Washington, D.C. is overrun with two things every summer: mosquitoes and theatre. The cause of the former is the swampland on which our nation’s capital rests. The latter owes its existence to a kinder, gentler Source – the Source Theatre Company, that is. In a city whose idea of drama is a filibuster on the Senate floor, the Source’s annual Washington Theatre Festival has helped nourish a vibrant homegrown theatre community. Over the past 14 seasons, the festival has become a delivery room for new work, which would make the company’s producing artistic director Pat Murphy Sheehy a midwife of sorts.
The festival encompasses some 40 to 50 original works over a 10-to-12-week span, setting a force of more than 100 local actors, directors, designers and stage managers into action. Why do they do it? “The challenge,” offers Sheehy. “There is something special about a situation that forces you to deal with the bare bones of what theatre is – communicating. You rediscover that imagination is the key thing.”
The productions, ranging from full-scale to script-in-hand readings, are mounted in a whirlwind race against time and money. Intrepid artists find themselves faced with questions such as: How can one pull off a drama about six Southern women spanning 50 years, three generations and numerous exotic locales, with a few chairs, two actors and one pair of tights in the parlor of an embassy.?
When Sheehy brought a production to the Edinburgh Festival a few years ago, she was amazed by the way that festival seemed to take over the city (“You couldn’t open a public telephone booth without a production going on inside,” she avows), and she took the lesson to heart. Since then, the Washington festival has incorporated public buildings, bookstores, clubs and museums as venues. This year, for example, an evening of plays based on Joan of Arc will be presented at the French embassy. If Sheehy has her way, it may soon be open season on Metro stations.
Few are the Washington-based artists who have not cut their theatrical teeth in a festival production. Recent alumni include D.C.-based playwrights Ernest Joselovitz, T.J. Edwards, Oni Faida Lampley, Lucy Tom Lehrer, Allyson Curnin, Judlyne A. Lilly and Gary Bonasorte. When Sheehy accepted her 1993 Washington Post Award for Distinguished Community Service, she asked those who had participated in a festival to stand and accept the award with her. The handful of people left in their seats applauded.
The challenge of finding, nurturing and sustaining new work and talent has always been the focus of Source’s mission. “What I’ve tried to do with to do with Source,” explains Sheehy, who assumed artistic leadership of the theatre in 1987, “is provide some kind of artistically challenging and supportive place, so that the artist has the chance to work his or her way up…so that there’s a progression.”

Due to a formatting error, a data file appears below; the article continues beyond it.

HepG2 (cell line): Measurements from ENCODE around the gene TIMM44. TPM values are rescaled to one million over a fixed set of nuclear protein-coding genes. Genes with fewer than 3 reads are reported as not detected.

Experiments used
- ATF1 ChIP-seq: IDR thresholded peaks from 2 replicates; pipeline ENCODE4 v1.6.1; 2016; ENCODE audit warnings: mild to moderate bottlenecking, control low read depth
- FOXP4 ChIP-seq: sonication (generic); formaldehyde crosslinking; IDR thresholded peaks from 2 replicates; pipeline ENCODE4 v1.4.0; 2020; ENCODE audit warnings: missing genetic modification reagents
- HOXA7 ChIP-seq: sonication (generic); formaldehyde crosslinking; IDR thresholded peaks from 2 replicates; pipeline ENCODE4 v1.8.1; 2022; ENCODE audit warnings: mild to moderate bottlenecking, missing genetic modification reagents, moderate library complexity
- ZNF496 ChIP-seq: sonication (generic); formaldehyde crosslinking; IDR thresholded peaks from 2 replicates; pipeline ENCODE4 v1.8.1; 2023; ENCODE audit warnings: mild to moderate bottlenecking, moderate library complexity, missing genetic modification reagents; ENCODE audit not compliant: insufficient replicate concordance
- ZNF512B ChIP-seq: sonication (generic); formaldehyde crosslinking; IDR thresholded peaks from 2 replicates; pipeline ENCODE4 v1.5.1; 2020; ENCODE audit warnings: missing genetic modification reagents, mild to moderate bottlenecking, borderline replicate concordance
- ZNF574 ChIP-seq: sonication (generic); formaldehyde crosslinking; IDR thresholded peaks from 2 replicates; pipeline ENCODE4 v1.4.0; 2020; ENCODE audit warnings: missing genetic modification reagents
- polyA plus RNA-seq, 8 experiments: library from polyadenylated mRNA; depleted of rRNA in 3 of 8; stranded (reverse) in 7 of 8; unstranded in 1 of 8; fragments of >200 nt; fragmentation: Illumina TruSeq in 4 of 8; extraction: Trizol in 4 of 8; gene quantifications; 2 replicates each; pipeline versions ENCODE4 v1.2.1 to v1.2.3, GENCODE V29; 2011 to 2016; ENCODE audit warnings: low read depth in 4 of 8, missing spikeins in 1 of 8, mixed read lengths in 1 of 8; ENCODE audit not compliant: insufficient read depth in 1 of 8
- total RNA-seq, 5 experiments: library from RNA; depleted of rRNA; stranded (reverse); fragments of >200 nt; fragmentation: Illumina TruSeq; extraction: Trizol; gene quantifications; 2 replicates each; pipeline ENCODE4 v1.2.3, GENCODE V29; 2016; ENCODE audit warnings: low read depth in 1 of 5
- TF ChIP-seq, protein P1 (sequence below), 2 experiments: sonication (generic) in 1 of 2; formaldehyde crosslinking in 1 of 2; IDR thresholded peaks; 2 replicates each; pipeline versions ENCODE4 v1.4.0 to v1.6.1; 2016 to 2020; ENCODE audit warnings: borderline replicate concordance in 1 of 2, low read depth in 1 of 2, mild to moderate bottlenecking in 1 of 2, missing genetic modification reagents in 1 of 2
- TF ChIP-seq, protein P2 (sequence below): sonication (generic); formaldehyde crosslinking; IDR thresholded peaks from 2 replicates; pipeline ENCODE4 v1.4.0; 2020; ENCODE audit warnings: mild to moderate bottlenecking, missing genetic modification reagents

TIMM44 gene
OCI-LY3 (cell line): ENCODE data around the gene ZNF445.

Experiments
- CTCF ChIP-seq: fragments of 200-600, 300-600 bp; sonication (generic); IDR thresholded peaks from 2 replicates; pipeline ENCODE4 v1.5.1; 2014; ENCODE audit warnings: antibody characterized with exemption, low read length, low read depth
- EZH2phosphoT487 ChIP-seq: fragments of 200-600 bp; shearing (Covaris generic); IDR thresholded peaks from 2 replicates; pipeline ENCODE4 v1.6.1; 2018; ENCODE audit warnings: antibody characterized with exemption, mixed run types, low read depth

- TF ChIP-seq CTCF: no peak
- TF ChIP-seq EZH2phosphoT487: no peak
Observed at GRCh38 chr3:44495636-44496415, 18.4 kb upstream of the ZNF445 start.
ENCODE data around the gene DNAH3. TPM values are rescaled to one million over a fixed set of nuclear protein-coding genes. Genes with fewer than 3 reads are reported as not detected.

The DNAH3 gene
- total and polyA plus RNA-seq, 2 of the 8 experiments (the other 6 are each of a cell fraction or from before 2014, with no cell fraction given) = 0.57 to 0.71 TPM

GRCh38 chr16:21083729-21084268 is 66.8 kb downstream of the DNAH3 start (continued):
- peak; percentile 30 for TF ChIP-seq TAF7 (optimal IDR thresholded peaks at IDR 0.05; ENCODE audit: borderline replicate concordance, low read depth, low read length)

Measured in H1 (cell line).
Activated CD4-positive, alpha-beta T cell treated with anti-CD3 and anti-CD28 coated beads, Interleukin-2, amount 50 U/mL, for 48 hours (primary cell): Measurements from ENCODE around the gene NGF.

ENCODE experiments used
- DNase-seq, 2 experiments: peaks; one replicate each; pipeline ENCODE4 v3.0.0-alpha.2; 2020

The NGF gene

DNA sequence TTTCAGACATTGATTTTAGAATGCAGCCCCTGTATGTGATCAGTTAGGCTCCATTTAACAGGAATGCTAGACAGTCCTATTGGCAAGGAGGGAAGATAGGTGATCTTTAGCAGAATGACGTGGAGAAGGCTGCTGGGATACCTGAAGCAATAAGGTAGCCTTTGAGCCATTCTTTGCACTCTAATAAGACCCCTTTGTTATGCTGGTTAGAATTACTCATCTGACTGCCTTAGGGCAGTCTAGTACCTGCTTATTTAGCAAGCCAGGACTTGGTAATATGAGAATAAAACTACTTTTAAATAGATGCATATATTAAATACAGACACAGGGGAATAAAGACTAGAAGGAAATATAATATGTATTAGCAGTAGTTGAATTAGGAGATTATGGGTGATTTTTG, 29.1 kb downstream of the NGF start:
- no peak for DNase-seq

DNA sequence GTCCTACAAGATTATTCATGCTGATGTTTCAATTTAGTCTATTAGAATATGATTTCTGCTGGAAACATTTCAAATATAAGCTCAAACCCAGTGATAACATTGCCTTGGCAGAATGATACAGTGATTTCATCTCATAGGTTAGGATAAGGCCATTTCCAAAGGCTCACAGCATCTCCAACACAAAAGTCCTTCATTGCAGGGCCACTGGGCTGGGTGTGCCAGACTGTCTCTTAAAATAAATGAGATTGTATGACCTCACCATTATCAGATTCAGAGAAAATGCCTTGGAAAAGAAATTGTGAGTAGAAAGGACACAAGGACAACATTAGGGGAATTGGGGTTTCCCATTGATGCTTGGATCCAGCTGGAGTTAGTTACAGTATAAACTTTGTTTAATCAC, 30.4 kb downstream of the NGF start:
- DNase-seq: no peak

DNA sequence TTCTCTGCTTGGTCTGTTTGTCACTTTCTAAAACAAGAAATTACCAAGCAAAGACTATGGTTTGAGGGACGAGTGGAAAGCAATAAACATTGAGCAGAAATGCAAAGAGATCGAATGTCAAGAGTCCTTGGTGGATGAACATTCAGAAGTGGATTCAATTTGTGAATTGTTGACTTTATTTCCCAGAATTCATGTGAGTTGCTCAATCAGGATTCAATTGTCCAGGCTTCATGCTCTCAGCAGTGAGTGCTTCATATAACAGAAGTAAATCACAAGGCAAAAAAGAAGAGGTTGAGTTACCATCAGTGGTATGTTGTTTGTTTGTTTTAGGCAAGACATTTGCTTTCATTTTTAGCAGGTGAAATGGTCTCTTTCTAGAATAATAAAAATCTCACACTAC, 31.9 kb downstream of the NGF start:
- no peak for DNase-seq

Creating a supportive environment, however, has not always been easy. “When I took over the theatre, my goal was to slowly put the theatre on solid financial ground, because you can’t try new things unless you’re stable,” says Sheehy. Over the past six seasons, she has consolidated the Source into a single company-owned space and maintained a stable, if modest, $400,000 budget. “We had been somewhat recession-proof in D.C.,” Sheehy reasons, “since the city’s industries are mainly government and tourism. But we are seeing the recession now. This past year was the most difficult I can remember.”
The economy notwithstanding, there is an optimism about Sheehy which suggests seamless resilience. “You can’t let yourself get worn down by the challenge of raising money,” she asserts. “I have to work against synthesizing everything down to that problem, because it’s a constant with theatres. You have to rise above that and stay focused on the work.”
One senses that if she had her “druthers,” Sheehy would move the festival into more inner-city neighborhoods, or search out and produce more new works that address volatile social issues, like the production she directed last September of Kevin Heelan’s Distant Fires, about a racial conflict in nearby Ocean City, Md. Yet the impulses of Sheehy the artist are tempered with the pragmatism of the producer: “I don’t know how many tickets that kind of committed work sells,” she concedes, “and sometimes you have to think about that.”
Wife and mother and artist
This combination of idealism and pragmatism stems from what she describes as a discrepancy in her personality. “I was all these things you weren’t supposed to be if you were an artist. I had this side of me that was very organized and concerned with the community and the big picture, which didn’t at all fit into the stereotype I grew up with of what an artist was. I guess I had to give myself permission to do all the things I wanted to do – like be a wife and mother and artist and organized.”
Permission manifests itself in involvement: Having served as president of the League of Washington Theatres, chairman of the D.C. Commission on the Arts, and on numerous mayoral task forces, her affiliations extend beyond arts advocacy to such areas as neighborhood development and the restoration of historic theatres. Sheehy likes having this much activity on her plate and seems to thrive on it. “Politics and theatre are a hand-and-glove fit in my life. I guess it’s reflective of what I do at Source – a culmination, striving to find a whole picture of myself.”